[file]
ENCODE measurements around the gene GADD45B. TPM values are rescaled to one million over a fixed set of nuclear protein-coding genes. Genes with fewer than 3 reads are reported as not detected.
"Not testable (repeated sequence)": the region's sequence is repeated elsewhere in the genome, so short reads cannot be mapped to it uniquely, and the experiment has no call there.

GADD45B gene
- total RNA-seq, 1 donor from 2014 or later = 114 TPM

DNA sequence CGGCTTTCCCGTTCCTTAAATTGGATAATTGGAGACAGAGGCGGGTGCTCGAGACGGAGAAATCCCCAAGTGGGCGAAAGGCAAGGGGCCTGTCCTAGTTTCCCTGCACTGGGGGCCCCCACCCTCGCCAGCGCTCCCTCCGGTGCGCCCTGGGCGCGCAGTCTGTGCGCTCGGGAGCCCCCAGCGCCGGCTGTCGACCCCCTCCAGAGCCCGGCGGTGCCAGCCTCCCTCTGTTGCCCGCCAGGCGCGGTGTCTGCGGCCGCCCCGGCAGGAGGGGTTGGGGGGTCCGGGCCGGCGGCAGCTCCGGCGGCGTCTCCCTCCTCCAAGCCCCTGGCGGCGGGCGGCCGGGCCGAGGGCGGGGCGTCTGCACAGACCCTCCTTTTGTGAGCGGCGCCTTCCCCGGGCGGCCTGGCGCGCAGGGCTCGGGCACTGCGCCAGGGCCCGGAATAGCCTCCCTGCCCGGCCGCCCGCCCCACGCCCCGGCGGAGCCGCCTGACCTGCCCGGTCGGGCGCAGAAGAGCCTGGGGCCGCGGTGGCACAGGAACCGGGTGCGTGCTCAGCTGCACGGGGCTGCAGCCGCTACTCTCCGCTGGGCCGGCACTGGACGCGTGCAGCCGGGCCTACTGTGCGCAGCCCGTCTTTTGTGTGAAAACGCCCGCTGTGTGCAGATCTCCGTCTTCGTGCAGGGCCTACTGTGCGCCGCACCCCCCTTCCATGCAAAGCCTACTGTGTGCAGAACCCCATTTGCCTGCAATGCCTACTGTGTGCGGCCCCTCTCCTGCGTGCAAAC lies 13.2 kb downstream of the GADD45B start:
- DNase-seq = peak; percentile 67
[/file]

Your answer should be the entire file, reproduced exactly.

ENCODE measurements around the gene GADD45B. TPM values are rescaled to one million over a fixed set of nuclear protein-coding genes. Genes with fewer than 3 reads are reported as not detected.
"Not testable (repeated sequence)": the region's sequence is repeated elsewhere in the genome, so short reads cannot be mapped to it uniquely, and the experiment has no call there.

GADD45B gene
- total RNA-seq, 1 donor from 2014 or later = 114 TPM

DNA sequence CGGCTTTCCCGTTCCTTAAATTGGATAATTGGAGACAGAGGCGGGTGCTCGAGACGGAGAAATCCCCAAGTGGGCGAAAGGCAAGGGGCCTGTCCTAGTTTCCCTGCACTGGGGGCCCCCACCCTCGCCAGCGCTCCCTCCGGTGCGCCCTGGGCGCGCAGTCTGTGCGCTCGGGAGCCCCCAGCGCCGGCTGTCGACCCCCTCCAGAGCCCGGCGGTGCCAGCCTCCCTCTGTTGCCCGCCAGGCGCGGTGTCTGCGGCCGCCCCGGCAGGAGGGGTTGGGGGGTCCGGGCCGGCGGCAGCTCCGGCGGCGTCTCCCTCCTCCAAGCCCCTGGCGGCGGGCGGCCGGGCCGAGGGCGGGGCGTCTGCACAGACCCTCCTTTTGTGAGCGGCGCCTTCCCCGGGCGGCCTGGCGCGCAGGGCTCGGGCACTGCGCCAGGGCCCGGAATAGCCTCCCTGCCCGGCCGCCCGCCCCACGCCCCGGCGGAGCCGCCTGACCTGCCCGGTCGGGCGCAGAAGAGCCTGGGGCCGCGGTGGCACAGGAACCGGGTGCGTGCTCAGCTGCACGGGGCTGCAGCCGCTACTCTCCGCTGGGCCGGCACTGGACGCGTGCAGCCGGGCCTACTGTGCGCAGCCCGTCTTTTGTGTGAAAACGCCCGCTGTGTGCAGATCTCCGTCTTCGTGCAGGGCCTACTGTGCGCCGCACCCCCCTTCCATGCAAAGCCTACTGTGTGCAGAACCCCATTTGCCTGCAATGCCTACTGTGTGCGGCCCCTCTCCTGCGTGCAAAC lies 13.2 kb downstream of the GADD45B start:
- DNase-seq = peak; percentile 67